According to the catalogue’s summary of the first comprehensive chemical examination of Australian bark paintings, the arrival of European mediums and artistic methods in Australia never eradicated the use of traditional ones. This scientific demonstration of the ways artists adapted their tools and traditions without abandoning them reinforced the show’s premise that indigenous and contemporary are not mutually exclusive terms.
In the basement of Wellesley College’s Davis Museum, “The Game Worlds of Jason Rohrer,” the first museum retrospective devoted to a video game designer, glowed blue with computer screens. In 2012, Rohrer’s Passage (2007) was among the first video games to enter the collection of the Museum of Modern Art in New York.
Along with topical themes like police brutality and oil drilling, Rohrer’s games explore the infinite and unknowable. Players of Between (2008) switch between sleeping and waking modes, only discovering the objectives of the game as they progress through it, while Inside a Star-filled Sky (2011) was inspired by a concept from Hindu cosmology.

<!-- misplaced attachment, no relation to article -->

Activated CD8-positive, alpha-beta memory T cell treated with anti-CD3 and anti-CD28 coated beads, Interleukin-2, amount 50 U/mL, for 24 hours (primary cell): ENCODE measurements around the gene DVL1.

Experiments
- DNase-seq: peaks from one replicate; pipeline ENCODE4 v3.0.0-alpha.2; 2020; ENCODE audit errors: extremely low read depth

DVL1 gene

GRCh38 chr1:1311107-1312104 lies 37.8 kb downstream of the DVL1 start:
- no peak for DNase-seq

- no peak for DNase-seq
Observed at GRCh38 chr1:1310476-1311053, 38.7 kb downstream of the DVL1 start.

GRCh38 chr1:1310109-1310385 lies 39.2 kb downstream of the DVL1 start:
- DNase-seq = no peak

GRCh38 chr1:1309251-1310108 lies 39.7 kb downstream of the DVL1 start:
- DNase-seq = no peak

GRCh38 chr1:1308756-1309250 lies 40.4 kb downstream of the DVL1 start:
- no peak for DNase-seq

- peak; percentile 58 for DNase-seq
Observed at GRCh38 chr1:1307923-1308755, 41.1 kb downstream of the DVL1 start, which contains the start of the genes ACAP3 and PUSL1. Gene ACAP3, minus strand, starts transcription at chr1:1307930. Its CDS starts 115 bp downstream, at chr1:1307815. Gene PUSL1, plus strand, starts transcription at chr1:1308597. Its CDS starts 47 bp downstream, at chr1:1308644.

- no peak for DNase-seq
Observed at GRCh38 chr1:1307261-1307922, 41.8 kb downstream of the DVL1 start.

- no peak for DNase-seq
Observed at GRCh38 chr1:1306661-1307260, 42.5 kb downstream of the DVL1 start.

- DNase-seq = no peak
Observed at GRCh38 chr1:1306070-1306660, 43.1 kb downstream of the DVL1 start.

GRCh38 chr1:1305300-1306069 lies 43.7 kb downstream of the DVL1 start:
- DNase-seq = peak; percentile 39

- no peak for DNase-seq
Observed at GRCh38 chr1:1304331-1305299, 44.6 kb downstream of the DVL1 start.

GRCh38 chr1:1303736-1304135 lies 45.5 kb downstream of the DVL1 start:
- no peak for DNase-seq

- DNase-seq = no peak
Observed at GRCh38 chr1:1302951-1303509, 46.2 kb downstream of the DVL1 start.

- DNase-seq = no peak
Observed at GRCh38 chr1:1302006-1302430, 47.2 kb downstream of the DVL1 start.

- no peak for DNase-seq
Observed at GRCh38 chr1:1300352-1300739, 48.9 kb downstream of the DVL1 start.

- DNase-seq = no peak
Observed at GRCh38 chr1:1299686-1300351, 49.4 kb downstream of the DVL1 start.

The exhibition’s co-curator, Michael Maizels, describes returning to a historical model of the museum as a venue “to show not ‘art’ but material cultural artifacts.” It’s the sort of thing that campus galleries, less encumbered than larger institutions, do best. In Boston, this summer, they approached contemporary human artifacts with scholarly rigor, situating their subjects in new affective networks of identity politics.
A version of this story originally appeared in the Fall 2016 issue of ARTnews on page 147 under the title “Around Boston.”